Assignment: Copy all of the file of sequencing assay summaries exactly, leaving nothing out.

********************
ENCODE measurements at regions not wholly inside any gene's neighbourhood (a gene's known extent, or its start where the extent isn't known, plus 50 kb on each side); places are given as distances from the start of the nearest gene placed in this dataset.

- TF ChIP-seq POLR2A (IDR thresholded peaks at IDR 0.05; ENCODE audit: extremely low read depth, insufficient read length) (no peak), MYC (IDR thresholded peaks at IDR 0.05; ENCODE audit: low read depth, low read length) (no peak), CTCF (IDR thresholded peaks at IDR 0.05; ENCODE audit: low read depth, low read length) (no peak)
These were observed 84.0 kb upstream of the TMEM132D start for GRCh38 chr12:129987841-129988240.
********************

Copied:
ENCODE measurements at regions not wholly inside any gene's neighbourhood (a gene's known extent, or its start where the extent isn't known, plus 50 kb on each side); places are given as distances from the start of the nearest gene placed in this dataset.

- TF ChIP-seq POLR2A (IDR thresholded peaks at IDR 0.05; ENCODE audit: extremely low read depth, insufficient read length) (no peak), MYC (IDR thresholded peaks at IDR 0.05; ENCODE audit: low read depth, low read length) (no peak), CTCF (IDR thresholded peaks at IDR 0.05; ENCODE audit: low read depth, low read length) (no peak)
These were observed 84.0 kb upstream of the TMEM132D start for GRCh38 chr12:129987841-129988240.